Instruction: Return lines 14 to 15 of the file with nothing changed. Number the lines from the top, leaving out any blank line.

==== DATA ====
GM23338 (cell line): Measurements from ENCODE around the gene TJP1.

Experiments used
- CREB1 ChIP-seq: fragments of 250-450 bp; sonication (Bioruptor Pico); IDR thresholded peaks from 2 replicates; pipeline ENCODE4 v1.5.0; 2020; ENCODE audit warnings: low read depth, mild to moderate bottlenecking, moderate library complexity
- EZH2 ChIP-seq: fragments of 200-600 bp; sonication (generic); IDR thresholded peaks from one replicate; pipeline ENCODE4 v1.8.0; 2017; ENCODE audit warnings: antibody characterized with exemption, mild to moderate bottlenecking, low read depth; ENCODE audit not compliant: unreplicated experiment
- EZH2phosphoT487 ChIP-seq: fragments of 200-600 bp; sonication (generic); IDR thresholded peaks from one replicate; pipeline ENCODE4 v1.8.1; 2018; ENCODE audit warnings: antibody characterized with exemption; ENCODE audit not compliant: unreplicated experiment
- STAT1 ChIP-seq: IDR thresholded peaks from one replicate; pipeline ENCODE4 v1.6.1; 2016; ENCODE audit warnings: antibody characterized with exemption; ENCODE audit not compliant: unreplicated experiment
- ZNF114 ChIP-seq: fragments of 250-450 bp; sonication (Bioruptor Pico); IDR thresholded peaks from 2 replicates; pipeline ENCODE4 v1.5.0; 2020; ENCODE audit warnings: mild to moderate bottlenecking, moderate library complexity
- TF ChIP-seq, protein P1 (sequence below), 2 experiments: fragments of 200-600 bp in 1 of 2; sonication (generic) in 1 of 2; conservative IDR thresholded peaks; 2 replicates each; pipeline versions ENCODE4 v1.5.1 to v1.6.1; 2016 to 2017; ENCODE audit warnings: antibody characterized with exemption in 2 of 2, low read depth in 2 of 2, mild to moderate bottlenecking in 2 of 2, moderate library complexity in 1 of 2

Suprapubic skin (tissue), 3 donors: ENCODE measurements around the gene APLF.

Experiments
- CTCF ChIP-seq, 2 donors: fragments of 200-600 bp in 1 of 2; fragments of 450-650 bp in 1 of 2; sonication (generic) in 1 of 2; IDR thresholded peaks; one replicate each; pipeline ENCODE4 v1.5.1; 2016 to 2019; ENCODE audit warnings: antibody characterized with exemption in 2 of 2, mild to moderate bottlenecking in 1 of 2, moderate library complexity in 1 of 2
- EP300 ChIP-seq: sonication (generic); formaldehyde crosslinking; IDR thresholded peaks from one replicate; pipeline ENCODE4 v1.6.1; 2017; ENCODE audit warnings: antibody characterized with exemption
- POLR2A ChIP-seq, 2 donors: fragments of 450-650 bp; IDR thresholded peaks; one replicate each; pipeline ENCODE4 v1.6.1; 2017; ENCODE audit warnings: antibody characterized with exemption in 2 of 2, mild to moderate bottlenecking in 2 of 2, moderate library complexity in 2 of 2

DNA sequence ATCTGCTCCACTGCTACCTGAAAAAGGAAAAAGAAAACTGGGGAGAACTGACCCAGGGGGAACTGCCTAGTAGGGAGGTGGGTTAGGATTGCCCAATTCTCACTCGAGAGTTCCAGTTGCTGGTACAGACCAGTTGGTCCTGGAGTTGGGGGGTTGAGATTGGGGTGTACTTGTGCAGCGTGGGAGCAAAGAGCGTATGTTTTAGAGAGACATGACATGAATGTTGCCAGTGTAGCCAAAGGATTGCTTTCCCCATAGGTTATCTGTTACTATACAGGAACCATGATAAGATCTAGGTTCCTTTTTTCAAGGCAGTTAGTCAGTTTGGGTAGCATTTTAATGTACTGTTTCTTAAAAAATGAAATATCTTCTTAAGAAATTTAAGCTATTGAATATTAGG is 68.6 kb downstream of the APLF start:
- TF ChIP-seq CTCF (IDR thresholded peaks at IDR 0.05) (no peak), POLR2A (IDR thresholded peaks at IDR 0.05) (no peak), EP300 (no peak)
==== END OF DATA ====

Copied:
DNA sequence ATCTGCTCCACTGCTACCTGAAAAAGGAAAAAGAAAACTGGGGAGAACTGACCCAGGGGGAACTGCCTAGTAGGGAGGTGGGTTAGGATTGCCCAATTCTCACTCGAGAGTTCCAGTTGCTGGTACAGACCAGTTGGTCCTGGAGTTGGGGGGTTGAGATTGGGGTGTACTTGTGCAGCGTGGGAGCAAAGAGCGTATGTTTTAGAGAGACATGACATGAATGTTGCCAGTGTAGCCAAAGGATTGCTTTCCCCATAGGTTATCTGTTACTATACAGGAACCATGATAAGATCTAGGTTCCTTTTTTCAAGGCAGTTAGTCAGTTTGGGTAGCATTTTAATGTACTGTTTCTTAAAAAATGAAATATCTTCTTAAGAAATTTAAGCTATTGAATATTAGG is 68.6 kb downstream of the APLF start:
- TF ChIP-seq CTCF (IDR thresholded peaks at IDR 0.05) (no peak), POLR2A (IDR thresholded peaks at IDR 0.05) (no peak), EP300 (no peak)